General authority of cities of the second class to regulate intoxicating liquor may be found in the provision of their charters granting power to pass and enforce ordinances "not inconsistent with the law, as are expedient in maintaining the peace, good government, health and welfare of the city." KRS 84.150. Also, power to license business generally. KRS 84.190. Specific authority for the issuance of licenses for the privilege of trafficing in intoxicating liquor is given the several city legislative bodies by KRS 243.070. The only statutory limitations are (1) the licenses must correspond in their provisions to those issued by the state administrator and (2) on the amount of fees. There is no statutory limitation, either maximum or minimum, on the number of licenses which a city council or board of commissioners may authorize or issue.
The question we have here is whether there is any conflict between the use or exercise of powers delegated to the state board and its administrators as the state agency, on the one hand, and the use or exercise of the power delegated to the City of Newport by KRS 243.070 on the other. From its beginning to its end, the Alcoholic Beverage Control Act, chapter 241 of the Statutes, contemplates that its administration, except where there is specific statutory law or direction, shall be by and under regulations which set up standards of action that there may be uniformity and stability. Such regulations are given the force of law, in a large measure. Without promulgation of rules and conditions there is no guidance either for the officers or the public, particularly for those who come or desire to come within the operation of the statute. Those regulations are within the class which the statutes declare shall not become effective until filed in the office of the Secretary of State and published in "Kentucky's Administrative Code." KRS 13.020, 13.040.
The statutes provide that regulations shall be issued by the Board, but that the licenses shall be issued by the two Administrators. KRS 243.030, 243.040. In the absence of regulations, there is nothing to guide or control the Administrators in this function. Without such standards, there is a departure from the basic principle of a government "of laws and not of men." It is far enough that a board or individual officer may promulgate regulations which pinch off or, in some instances, supersede the authority of public bodies elected by the people with constitutional powers of legislation, such as city councils or their substituted boards of commissioners or aldermen. It is going too far to say that such an administrative board or individual officer may act in contravention of local legislation, without having laid down any standard, established any rule or adopted any stable regulation. They may not act in a given case according to caprice or the whim of the moment, giving a right to one and denying the same to another.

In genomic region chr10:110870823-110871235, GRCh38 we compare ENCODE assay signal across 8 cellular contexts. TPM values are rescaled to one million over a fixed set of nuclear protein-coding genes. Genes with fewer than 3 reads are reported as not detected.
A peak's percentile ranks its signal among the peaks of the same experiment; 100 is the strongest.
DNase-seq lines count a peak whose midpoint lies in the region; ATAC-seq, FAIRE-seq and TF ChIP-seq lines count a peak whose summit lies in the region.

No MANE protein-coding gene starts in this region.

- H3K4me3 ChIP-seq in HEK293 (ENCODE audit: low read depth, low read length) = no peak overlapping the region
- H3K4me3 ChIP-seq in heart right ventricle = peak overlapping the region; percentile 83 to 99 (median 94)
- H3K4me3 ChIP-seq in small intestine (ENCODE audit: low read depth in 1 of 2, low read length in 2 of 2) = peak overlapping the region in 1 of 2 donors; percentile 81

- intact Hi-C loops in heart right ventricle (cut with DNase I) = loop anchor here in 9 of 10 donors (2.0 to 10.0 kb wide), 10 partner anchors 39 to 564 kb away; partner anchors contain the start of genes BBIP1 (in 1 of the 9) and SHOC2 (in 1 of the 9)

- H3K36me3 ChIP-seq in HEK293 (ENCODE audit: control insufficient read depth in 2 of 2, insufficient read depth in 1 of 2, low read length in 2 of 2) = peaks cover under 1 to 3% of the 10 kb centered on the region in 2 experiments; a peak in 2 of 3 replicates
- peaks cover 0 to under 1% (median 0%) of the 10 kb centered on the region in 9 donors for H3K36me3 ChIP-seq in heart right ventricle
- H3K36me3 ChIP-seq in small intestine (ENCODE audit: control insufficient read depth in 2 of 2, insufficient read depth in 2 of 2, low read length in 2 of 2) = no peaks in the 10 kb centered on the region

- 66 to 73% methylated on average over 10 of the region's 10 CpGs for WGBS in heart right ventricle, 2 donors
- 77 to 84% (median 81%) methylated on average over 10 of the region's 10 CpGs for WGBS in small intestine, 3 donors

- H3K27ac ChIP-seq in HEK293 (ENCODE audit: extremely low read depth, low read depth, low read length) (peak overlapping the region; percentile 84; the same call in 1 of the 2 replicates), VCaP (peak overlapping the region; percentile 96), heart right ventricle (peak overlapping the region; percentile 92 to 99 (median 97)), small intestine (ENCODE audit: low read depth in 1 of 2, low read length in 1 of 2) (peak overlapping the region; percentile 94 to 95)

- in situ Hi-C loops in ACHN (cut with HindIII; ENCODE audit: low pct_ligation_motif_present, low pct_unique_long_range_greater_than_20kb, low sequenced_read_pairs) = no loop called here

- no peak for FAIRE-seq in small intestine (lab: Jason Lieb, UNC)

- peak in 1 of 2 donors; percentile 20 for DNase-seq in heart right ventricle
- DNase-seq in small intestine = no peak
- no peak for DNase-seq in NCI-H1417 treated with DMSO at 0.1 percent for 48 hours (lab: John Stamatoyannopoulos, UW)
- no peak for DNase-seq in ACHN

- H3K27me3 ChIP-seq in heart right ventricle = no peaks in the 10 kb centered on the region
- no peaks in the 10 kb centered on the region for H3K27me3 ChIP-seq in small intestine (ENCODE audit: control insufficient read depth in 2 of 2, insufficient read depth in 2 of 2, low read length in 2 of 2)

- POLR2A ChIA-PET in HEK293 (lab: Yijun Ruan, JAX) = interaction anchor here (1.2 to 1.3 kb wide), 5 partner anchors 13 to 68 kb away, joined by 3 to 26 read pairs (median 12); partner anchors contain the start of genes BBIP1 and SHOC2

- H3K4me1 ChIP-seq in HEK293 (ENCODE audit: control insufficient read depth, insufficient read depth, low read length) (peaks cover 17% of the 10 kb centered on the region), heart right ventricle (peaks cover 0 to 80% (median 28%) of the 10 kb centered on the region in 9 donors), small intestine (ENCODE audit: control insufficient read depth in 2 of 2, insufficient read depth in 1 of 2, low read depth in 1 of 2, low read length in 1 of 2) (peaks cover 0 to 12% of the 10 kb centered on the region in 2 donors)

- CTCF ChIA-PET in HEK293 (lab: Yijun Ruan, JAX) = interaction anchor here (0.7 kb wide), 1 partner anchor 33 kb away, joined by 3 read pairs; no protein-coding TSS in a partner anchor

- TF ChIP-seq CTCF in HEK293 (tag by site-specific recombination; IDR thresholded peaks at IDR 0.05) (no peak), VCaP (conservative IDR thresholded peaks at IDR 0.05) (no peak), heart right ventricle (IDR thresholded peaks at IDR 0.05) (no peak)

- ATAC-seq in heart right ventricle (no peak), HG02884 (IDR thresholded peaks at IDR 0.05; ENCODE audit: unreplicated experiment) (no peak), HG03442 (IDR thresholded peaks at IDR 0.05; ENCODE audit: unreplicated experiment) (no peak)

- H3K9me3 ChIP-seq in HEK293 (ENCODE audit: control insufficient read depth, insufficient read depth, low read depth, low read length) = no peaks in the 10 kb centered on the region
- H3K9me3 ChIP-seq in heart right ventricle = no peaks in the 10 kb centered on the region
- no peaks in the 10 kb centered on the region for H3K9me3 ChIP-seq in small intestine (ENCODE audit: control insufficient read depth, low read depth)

We have an analogy in the cases which hold it to be arbitrary, and hence unlawful, for officers of a city to deny a building permit under an ordinance which prescribes no standard with which a citizen may comply or by which the discretion of those invested with power to grant or refuse the permit are to be controlled. Board of Trustees of Town of Bloomfield v. Bayne, 206 Ky. 68, 266 S.W. 885; Slaughter v. Post, 214 Ky. 175, 282 S.W. 1091.
It appears in the Klein and O'Brien cases that the Alcoholic Beverage Control Board had prescribed regulations fixing the quotas or limiting the number of licenses to be issued in Louisville and in Lexington. These we held were superior in effect to the action taken by city administrators and in the Lexington case to a city ordinance. But, as we have said, the Board has not! established or promulgated any such regulation for the City of Newport. And the City has not chosen to exercise its option to create the office of City Alcoholic Beverage Administrator. KRS 241.160. Thus the state, through its agency, has not limited the number of licenses for the retail of malt liquors in that City. Therefore, it can not be said that the state has moved in and exercised its superior authority; hence, there is no conflict with the ordinance which limits the number. It must prevail. The action of the State Administrator in issuing a state license or permit does not make it mandatory on the city officials to violate its ordinance.
We are of opinion that the writ of mandamus was. improperly granted. Wherefore the judgment is reversed.